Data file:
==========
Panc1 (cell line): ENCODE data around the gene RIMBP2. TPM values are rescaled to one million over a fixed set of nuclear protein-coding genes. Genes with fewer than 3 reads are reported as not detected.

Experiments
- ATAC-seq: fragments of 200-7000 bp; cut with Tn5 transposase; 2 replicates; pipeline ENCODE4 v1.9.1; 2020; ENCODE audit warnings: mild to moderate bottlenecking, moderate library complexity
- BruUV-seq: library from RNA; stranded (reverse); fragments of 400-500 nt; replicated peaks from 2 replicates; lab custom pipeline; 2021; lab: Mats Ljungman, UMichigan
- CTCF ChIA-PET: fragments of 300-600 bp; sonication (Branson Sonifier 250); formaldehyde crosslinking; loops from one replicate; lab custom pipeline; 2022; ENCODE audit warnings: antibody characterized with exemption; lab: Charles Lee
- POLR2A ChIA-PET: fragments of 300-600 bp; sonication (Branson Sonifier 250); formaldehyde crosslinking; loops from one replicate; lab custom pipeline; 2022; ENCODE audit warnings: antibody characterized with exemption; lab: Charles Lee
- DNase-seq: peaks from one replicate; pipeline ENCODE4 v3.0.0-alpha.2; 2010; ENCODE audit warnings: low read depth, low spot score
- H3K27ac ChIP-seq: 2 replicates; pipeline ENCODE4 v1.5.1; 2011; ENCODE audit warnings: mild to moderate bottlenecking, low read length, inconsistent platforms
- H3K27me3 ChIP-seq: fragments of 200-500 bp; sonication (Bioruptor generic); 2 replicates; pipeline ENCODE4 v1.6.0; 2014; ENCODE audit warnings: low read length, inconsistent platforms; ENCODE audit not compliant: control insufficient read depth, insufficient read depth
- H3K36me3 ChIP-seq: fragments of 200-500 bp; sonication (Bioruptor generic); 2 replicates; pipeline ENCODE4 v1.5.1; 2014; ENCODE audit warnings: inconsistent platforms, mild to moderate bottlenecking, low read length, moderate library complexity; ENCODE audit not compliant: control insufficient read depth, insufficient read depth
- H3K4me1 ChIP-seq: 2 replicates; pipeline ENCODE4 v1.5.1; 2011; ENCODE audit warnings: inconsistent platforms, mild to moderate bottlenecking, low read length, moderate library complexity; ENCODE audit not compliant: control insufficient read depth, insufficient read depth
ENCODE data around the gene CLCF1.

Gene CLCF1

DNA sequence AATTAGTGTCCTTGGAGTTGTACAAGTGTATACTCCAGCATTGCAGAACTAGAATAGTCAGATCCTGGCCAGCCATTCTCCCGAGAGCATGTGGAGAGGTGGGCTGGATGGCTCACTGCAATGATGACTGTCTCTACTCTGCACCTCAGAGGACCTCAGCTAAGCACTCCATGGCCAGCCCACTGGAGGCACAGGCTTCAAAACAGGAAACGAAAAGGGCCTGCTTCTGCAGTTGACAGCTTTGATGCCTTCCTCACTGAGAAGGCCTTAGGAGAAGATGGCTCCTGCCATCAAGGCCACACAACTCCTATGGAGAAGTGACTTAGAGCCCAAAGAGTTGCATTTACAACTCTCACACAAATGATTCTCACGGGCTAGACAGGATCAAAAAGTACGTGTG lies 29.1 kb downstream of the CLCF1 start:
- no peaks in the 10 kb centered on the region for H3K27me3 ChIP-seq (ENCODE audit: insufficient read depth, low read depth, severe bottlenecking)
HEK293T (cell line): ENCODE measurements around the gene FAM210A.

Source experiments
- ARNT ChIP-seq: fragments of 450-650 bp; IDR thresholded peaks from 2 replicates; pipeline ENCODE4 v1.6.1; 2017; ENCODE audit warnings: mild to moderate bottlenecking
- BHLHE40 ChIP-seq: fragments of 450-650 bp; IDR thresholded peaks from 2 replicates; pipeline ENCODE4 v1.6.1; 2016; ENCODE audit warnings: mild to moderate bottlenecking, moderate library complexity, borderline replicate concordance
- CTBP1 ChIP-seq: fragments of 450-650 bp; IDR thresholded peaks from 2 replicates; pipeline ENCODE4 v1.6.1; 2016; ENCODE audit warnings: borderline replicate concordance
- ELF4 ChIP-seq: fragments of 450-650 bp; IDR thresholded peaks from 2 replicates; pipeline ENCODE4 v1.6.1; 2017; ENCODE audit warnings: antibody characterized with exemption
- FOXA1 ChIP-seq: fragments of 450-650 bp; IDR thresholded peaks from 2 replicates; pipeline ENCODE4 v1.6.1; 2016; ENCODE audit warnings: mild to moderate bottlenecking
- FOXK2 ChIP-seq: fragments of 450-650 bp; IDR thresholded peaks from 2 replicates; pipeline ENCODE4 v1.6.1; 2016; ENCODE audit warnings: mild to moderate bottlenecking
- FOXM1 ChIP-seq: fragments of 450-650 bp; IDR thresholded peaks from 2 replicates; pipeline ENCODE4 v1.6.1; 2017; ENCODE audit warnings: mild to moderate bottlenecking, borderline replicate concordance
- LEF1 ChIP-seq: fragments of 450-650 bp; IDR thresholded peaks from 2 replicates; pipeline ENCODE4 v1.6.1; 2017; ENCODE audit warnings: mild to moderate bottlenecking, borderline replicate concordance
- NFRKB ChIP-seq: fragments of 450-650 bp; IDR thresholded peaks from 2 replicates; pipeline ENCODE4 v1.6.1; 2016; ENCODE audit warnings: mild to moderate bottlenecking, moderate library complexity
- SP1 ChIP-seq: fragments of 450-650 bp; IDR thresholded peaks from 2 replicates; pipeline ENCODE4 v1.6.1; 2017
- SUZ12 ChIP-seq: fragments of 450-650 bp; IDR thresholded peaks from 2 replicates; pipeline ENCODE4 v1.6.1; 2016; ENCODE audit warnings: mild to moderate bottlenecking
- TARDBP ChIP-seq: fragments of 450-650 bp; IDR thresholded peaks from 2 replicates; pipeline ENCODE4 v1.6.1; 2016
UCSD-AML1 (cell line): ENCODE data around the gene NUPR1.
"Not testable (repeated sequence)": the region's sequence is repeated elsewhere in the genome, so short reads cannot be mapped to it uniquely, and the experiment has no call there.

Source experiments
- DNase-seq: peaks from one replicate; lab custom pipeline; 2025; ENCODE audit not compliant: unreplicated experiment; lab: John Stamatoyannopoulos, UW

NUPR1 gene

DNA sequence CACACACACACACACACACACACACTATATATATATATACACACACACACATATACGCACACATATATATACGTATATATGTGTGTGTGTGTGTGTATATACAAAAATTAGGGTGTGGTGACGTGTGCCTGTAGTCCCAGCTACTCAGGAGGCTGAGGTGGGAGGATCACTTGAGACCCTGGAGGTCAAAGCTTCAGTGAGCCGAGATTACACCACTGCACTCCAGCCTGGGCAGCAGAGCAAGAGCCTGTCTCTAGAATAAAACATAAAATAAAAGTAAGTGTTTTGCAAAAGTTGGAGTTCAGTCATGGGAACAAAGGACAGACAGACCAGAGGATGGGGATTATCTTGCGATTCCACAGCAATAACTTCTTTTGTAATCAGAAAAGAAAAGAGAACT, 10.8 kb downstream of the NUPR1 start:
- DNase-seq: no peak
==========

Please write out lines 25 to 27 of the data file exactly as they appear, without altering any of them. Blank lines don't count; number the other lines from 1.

- LEF1 ChIP-seq: fragments of 450-650 bp; IDR thresholded peaks from 2 replicates; pipeline ENCODE4 v1.6.1; 2017; ENCODE audit warnings: mild to moderate bottlenecking, borderline replicate concordance
- NFRKB ChIP-seq: fragments of 450-650 bp; IDR thresholded peaks from 2 replicates; pipeline ENCODE4 v1.6.1; 2016; ENCODE audit warnings: mild to moderate bottlenecking, moderate library complexity
- SP1 ChIP-seq: fragments of 450-650 bp; IDR thresholded peaks from 2 replicates; pipeline ENCODE4 v1.6.1; 2017